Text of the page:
Lou: In 1988 I bought cheapo tire chains for a VW Jetta in Austria similar to Thule CB 12, but they had rings for the backside of the tire. I ran those for 4 winters without failure, sometimes on the autobahn. IMHO the cheapos are justified because you only pull them out a few times each year.

  15. Lou Dawson March 22nd, 2013 5:31 pm

    George, yeah, I’ve used those Euro type hoop chains a number of times. Never ran them at 140 KPH on the ‘bahns, however…

  16. Roger Artigues March 22nd, 2013 11:17 pm

    Hey Rob S, concerning Lou’s advice to buy “the most agro studded tires”;
    while I agree with buying “killer snow tires” I’d might take issue with the agro part. and the studded part.

    I’m totally sold on studless snow tires, especially for snow covered pavement. If you’re driving around the city most of the time with only four trips to Tahoe the studs are mostly wasted. My experience is with my wifes honda ciivic, first with studded (admittedly cheapo) tires, versus now with first rate (nokkian hakkapalita) studless tires. With the cheapo studded that damn thing would spin tires in 2″ of slush in Portland’s west hills it was a nightmare up in the mountains. I thought for some reason the newer civics just couldn’t handle the snow. But after 4 years she finally wore down the studs and finally listened to me and got good tires. Now with the hakas that thing drives almost as good as my old mountain girl, a corolla all-trac.

    The tires make all the difference! The soft rubber that all good winter tires use is the secret. Blizzaks, nokkians, winter ice, all those use soft rubber with a lot of sipping (mini grooves all over the tread) to make the tire grip the snow and ice. With them I’ve slipped and fell the minute I stepped out of my car because the ice was so slick but I’d just driven safely over the same ice!

  17. Patrick March 23rd, 2013 12:02 am

    I have fond memories of my VW beetle on all-season tires getting me up to Targhee all winter long. No problem with traction, ditto the low clearance. That invincible little car just seemed to surf along, no sweat. Sure coulda used a heater though, but Canadian blood can withstand pretty low temps.
    I recall I had a cheap roof rack on that VW, served me well. Some years later, Thule came up with a roof rack that was priced higher than what my VW was worth. So, trust Thule to come up with expensive chains. Reminds me of when Starbucks invented the $5 cuppa coffee, so many years ago. I don’t doubt the Thule quality, I just can’t bring myself to buy their stuff.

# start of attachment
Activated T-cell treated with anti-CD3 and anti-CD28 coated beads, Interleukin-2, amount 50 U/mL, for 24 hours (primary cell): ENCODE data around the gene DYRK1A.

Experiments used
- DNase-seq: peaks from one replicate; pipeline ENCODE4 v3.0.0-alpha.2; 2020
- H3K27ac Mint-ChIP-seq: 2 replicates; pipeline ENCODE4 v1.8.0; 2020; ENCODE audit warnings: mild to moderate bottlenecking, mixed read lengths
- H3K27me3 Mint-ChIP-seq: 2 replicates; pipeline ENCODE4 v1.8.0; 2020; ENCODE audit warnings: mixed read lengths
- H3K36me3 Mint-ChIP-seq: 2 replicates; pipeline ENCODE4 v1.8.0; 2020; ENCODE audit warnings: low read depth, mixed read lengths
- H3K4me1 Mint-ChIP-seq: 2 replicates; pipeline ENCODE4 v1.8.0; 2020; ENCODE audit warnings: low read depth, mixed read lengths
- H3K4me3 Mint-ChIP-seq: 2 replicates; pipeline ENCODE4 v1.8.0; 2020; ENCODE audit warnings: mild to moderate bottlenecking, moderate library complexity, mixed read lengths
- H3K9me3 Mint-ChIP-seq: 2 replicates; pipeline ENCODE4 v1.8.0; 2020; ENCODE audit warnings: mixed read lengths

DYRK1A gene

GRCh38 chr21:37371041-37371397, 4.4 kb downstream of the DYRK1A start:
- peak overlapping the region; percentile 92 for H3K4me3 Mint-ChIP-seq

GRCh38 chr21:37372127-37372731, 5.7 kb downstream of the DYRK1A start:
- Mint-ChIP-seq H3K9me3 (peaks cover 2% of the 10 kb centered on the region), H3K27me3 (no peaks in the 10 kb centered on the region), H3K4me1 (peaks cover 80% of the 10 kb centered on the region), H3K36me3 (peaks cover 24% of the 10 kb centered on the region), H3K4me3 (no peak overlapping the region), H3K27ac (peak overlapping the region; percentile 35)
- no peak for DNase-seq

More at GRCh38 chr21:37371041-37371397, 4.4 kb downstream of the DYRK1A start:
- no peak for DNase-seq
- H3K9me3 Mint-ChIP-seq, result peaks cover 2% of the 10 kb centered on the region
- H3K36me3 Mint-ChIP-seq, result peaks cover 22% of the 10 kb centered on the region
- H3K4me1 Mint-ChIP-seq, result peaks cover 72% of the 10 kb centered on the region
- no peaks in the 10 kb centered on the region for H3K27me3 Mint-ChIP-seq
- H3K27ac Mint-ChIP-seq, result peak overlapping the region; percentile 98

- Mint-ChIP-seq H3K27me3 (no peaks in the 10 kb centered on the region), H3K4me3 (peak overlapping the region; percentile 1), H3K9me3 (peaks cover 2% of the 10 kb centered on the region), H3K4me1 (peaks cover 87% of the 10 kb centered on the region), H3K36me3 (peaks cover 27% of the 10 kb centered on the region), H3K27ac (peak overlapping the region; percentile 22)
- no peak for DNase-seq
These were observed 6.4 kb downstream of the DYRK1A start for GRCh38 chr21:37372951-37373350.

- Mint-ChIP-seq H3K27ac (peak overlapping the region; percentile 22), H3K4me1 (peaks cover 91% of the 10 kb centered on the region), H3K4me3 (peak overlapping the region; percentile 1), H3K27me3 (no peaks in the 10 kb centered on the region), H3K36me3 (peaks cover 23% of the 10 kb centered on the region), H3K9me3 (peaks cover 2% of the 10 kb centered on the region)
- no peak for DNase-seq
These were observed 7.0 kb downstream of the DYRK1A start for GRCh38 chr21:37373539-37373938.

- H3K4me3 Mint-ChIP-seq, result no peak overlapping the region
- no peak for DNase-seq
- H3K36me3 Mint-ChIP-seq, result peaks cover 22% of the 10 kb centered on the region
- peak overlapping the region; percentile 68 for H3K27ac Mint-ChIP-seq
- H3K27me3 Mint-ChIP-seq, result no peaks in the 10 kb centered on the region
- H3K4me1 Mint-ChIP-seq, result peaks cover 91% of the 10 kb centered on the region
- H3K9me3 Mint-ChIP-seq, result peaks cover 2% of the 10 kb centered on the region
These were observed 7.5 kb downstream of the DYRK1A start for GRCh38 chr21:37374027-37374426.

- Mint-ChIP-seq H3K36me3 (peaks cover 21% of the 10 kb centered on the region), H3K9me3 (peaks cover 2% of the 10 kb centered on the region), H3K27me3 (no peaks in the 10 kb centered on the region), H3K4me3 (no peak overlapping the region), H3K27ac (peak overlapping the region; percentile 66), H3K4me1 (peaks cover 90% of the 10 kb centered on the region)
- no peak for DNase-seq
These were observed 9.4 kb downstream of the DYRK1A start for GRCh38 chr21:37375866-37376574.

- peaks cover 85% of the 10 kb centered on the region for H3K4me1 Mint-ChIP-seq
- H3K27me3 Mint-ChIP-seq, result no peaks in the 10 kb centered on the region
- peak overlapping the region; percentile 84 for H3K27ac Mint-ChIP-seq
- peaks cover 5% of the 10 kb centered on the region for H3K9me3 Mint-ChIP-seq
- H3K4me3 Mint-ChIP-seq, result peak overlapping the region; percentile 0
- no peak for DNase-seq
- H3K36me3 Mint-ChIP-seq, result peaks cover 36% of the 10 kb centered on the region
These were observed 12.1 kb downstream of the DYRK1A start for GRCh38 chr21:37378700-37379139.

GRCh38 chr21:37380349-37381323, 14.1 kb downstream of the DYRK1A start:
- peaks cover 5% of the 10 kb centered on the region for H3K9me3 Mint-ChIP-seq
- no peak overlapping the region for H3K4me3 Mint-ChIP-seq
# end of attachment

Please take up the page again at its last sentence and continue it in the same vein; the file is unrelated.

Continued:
This decade, I’ve been driving a 2WD Previa with good all-season tires; I carry chains for the few times I need them. Helps to have ~50 years experience of driving on snow.

  18. Lou Dawson March 23rd, 2013 5:41 am

    Roger, studs or not is of course an eternal debate. So your point is a good one. But one thing stands to reason, if you’re going to compare, you’d need to run one set of the same make/model tires with, and one without. I’ve done that over the years, and I still like studs. They do nothing on snow, but we get glare ice in dangerous places where we could skate off cliffs and stuff like that, and the studs do what I need — along with the good rubber and good design… I simply do not get as good performance on ice without studs.


  19. Roger Artigues March 23rd, 2013 10:58 am


    I’m sure you have a lot more experience than I and if you did the tire comparison with your usual flair I’d bet on your opinion being good. My experience was comparing obviously poor studded tires to top end studless, so it’s really a “garbage in, garbage out” kinda comparison. All the serious articles I’ve read agree with you that the studs are better but in my limited experience not all studded tires are equal. My mistake was in letting my then girlfriend go buy tires on her own without giving her consumer info first. My now wife knew to ask for nokkians the second time around.

    But for I’ll stand by the idea that studless are much better for city dwelling weekend warriors. I found the sound and vibration of the studs on dry pavement annoying and it seemed to know the mpg of the civic down by about 20%. You think that’s possible? It could have been the cold weather gas (nitrogenized or something?) that was forced on drivers in the NW, not sure, but the civic’s mpg sucked all winter

  20. John Gloor March 23rd, 2013 4:06 pm

    Roger, My wife has a Subaru and we run all seasons two thirds of the year and studded snows the other third or so. The car really seams to drive slower with the studded snows on. They are the same size tires, but there are a lot of variables, such as carcass stiffness, rubber durometer, tread pattern, and the studs. We don’t mind the road noise and slow driving in the winter time though.

    On my SUV, I cannot compare the differences since I go from big mud tires to snow tires and they drive so differently

  21. Carl March 23rd, 2013 6:07 pm

    I had spike spiders on my passat for washington and they were super easy on and off, much more so than these appear to be. About the same price too.